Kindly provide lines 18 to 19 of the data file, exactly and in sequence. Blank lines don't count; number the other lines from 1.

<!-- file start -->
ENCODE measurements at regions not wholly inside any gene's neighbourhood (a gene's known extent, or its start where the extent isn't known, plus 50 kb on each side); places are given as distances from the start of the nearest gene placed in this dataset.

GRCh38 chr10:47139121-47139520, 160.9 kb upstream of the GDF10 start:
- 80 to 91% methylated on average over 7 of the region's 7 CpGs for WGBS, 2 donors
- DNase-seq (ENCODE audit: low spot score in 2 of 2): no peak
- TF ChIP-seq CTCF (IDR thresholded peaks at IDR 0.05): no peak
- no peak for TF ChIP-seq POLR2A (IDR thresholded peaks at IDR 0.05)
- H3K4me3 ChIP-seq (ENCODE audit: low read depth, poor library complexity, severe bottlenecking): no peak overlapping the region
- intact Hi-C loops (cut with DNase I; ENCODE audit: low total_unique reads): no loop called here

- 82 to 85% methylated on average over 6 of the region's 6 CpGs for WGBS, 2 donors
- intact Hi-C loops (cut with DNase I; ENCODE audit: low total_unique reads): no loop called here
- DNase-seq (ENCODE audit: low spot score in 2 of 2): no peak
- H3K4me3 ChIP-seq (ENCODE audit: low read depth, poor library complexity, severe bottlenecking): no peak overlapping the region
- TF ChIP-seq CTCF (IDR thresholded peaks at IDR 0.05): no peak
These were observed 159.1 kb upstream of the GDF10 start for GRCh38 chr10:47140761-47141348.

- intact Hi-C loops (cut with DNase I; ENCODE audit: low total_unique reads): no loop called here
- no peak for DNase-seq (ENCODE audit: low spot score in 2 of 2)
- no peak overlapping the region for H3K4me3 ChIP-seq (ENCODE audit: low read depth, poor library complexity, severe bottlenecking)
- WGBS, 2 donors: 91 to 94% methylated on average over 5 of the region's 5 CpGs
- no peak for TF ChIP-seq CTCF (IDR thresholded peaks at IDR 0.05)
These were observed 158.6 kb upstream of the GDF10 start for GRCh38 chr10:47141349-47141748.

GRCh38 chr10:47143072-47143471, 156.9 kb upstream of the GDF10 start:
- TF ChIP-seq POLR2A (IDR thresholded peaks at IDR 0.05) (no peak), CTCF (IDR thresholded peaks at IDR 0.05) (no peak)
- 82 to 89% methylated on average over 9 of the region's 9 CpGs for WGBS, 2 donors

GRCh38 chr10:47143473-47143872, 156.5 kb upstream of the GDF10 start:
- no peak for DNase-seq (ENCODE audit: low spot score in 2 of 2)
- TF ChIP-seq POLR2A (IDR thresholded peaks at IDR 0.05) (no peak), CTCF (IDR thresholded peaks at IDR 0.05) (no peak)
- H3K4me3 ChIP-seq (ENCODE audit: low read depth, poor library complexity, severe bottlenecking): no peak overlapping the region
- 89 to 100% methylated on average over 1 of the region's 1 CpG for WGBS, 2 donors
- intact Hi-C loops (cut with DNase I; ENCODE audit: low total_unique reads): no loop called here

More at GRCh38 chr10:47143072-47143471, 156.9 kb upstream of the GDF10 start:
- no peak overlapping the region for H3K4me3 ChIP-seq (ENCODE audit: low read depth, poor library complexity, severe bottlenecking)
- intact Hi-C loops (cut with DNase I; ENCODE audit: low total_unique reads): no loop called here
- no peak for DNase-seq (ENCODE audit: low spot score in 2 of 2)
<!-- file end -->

- WGBS, 2 donors: 91 to 94% methylated on average over 5 of the region's 5 CpGs
- no peak for TF ChIP-seq CTCF (IDR thresholded peaks at IDR 0.05)